The following article was prepared by Don Lawless, a partner in Barnes & Thornburg’s Labor and Employment Law Department in Grand Rapids. It is reprinted here with his permission.
On September 5, 2018, Michigan’s Republican majority legislature adopted ballot proposals concerning minimum wage and paid sick leave. With that step, legislators removed both proposals from the November general election ballot.
This means legislators retain the ability to amend either law with a simple majority vote instead of the three-fourths vote required to amend a ballot initiative if it were passed by voters in November. The Michigan legislature can amend either or both laws before their March 2019 effective dates – either during the lame duck legislative session after the November general election or in the new 2019 session.
The minimum wage proposal increases the minimum wage from $9.25 to $10 beginning January 1, 2019, and to $12 per hour by January 1, 2022. It also increases the wage for tipped employees from $3.52 to 100 percent of the minimum wage by 2024.
The mandatory paid sick leave proposal gives employees one hour of paid sick leave for every 30 hours worked. All employees (full-time or part-time), temporary workers and independent contractors would be entitled to use 72 hours in a year.
However, the impact of this legislation on employers is far broader than providing 72 hours paid hours of sick leave per year to employees. As written, the proposal places severe compliance burdens on employers, including those with paid leave policies currently in place.
Among the issues the legislature may consider for amendment in the Earned Sick Time Act include:
- The ability to carry earned sick time from year to year (though the maximum 72 hour use per year still applies).
- Availability of 72 hours of annual sick leave to exempt employees – requiring documentation of all hours worked and earned sick time for all exempt employees in addition to temporary employees and independent contractors.
- Use of earned sick time in the smallest increment that the employer’s payroll system uses to account for absences for use of other time – meaning all employees will effectively have 72 hours of intermittent leave available to them each year.
- Seven days’ notice required for use or, if not possible, as soon as practicable. In practice this will provide employees 72 hours of no-notice call-offs, as the Act specifically provides that the use of earned sick time cannot be counted under an employer’s absence control policy.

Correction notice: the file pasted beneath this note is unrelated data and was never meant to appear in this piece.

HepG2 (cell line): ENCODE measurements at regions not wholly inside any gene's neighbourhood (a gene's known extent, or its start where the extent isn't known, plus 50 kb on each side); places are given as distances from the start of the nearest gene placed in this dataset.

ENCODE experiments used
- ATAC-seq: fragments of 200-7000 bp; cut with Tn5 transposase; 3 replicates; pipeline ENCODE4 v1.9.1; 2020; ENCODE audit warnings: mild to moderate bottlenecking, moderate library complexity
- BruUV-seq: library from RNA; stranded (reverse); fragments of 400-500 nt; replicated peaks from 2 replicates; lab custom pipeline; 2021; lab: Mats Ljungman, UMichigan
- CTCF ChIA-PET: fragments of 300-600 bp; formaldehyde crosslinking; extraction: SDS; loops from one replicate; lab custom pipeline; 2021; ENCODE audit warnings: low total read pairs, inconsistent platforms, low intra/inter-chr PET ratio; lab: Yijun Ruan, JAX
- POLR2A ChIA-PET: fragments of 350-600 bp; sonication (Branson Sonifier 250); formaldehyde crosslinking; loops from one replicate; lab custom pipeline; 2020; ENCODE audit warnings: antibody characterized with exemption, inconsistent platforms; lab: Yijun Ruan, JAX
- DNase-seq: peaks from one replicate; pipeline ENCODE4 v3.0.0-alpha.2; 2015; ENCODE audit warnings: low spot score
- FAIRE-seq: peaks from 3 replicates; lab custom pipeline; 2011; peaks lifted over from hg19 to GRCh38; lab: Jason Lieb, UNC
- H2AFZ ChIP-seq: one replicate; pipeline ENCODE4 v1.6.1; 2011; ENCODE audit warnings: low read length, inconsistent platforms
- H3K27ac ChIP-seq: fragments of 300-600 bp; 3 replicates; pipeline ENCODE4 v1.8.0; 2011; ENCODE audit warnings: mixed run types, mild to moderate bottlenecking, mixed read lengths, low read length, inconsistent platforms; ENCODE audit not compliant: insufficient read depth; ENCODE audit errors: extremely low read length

- Documentation to support use of earned sick time by an employee can only be required if the use is for more than three consecutive days.
- Such documentation is limited to a statement by the heath care professional that earned sick time is necessary – nothing more. The Act provides that an employer cannot require disclosure of the details related to the employee or family member’s health condition.
- The employer is responsible for payment of any of the employee’s out-of-pocket costs associated with providing the medical documentation to support the use of earned sick time.
- The Act recognizes a rebuttable presumption of a violation of the Act if an employer takes an adverse action against an employee within 90 days of, among other actions, opposing any employer action that is prohibited under the Act. Such a rebuttable can arguably apply at any time an employee disagrees with an employer decision to deny use of available unearned sick time as unlawful “interference.”
- A full remedy is available to any employee disciplined or discharged in violation of the Act to include reinstatement and all back pay and benefits that are doubled as liquidated damages, plus attorney fees.
The combined effect of all these provisions is that employees will have 72 hours per year of paid time off that they can use intermittently without any practical restriction.
The good news is that employers now have an opportunity to engage their legislators to reform the obvious problematic aspects of this legislation before it goes into effect.